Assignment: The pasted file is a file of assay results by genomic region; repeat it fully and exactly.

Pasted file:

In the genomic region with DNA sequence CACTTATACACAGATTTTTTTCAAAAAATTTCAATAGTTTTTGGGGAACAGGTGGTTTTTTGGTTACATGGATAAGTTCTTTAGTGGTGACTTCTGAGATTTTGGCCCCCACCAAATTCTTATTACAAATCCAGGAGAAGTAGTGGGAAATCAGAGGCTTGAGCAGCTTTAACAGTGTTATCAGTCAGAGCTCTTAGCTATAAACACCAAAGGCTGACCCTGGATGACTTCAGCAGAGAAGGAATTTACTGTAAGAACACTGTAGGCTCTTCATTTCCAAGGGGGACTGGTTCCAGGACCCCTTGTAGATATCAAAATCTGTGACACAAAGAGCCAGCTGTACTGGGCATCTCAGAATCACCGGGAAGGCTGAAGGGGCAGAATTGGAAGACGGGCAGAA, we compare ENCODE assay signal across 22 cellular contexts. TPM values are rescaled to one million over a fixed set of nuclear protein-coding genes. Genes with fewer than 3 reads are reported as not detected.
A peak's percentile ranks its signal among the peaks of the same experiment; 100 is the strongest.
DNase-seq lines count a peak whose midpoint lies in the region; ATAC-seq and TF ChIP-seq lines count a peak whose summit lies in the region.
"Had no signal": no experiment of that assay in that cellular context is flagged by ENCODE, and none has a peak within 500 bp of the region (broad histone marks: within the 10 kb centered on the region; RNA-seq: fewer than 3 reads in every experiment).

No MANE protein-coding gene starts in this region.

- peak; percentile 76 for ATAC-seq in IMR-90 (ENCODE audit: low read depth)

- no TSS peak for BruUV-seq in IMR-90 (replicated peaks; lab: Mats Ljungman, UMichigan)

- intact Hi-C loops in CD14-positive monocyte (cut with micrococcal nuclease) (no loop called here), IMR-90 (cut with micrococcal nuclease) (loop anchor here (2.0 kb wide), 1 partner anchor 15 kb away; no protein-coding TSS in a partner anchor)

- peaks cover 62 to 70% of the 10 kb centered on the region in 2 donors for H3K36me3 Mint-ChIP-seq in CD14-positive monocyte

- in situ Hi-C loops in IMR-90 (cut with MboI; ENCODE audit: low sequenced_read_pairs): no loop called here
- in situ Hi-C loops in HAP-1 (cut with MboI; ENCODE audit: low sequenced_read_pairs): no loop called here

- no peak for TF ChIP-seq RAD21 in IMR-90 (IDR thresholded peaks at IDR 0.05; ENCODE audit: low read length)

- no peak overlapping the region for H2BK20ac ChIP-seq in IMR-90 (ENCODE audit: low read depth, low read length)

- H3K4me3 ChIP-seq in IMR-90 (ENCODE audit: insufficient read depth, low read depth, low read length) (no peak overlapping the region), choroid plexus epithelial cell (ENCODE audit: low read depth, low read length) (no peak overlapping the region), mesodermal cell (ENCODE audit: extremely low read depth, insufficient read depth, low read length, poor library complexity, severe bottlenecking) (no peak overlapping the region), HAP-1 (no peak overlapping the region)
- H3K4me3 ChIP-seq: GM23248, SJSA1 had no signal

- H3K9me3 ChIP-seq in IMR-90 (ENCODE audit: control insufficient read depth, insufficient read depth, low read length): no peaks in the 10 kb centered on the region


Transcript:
In the genomic region with DNA sequence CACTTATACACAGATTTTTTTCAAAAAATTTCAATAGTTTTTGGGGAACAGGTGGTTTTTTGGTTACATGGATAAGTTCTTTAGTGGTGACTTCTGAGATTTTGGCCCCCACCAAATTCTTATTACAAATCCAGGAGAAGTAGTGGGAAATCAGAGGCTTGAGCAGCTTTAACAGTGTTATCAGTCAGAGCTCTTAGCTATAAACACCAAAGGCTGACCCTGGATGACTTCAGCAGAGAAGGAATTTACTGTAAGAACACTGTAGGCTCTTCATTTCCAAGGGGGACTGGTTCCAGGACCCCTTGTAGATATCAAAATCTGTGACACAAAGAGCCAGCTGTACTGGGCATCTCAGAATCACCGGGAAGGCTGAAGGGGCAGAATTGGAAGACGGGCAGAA, we compare ENCODE assay signal across 22 cellular contexts. TPM values are rescaled to one million over a fixed set of nuclear protein-coding genes. Genes with fewer than 3 reads are reported as not detected.
A peak's percentile ranks its signal among the peaks of the same experiment; 100 is the strongest.
DNase-seq lines count a peak whose midpoint lies in the region; ATAC-seq and TF ChIP-seq lines count a peak whose summit lies in the region.
"Had no signal": no experiment of that assay in that cellular context is flagged by ENCODE, and none has a peak within 500 bp of the region (broad histone marks: within the 10 kb centered on the region; RNA-seq: fewer than 3 reads in every experiment).

No MANE protein-coding gene starts in this region.

- peak; percentile 76 for ATAC-seq in IMR-90 (ENCODE audit: low read depth)

- no TSS peak for BruUV-seq in IMR-90 (replicated peaks; lab: Mats Ljungman, UMichigan)

- intact Hi-C loops in CD14-positive monocyte (cut with micrococcal nuclease) (no loop called here), IMR-90 (cut with micrococcal nuclease) (loop anchor here (2.0 kb wide), 1 partner anchor 15 kb away; no protein-coding TSS in a partner anchor)

- peaks cover 62 to 70% of the 10 kb centered on the region in 2 donors for H3K36me3 Mint-ChIP-seq in CD14-positive monocyte

- in situ Hi-C loops in IMR-90 (cut with MboI; ENCODE audit: low sequenced_read_pairs): no loop called here
- in situ Hi-C loops in HAP-1 (cut with MboI; ENCODE audit: low sequenced_read_pairs): no loop called here

- no peak for TF ChIP-seq RAD21 in IMR-90 (IDR thresholded peaks at IDR 0.05; ENCODE audit: low read length)

- no peak overlapping the region for H2BK20ac ChIP-seq in IMR-90 (ENCODE audit: low read depth, low read length)

- H3K4me3 ChIP-seq in IMR-90 (ENCODE audit: insufficient read depth, low read depth, low read length) (no peak overlapping the region), choroid plexus epithelial cell (ENCODE audit: low read depth, low read length) (no peak overlapping the region), mesodermal cell (ENCODE audit: extremely low read depth, insufficient read depth, low read length, poor library complexity, severe bottlenecking) (no peak overlapping the region), HAP-1 (no peak overlapping the region)
- H3K4me3 ChIP-seq: GM23248, SJSA1 had no signal

- H3K9me3 ChIP-seq in IMR-90 (ENCODE audit: control insufficient read depth, insufficient read depth, low read length): no peaks in the 10 kb centered on the region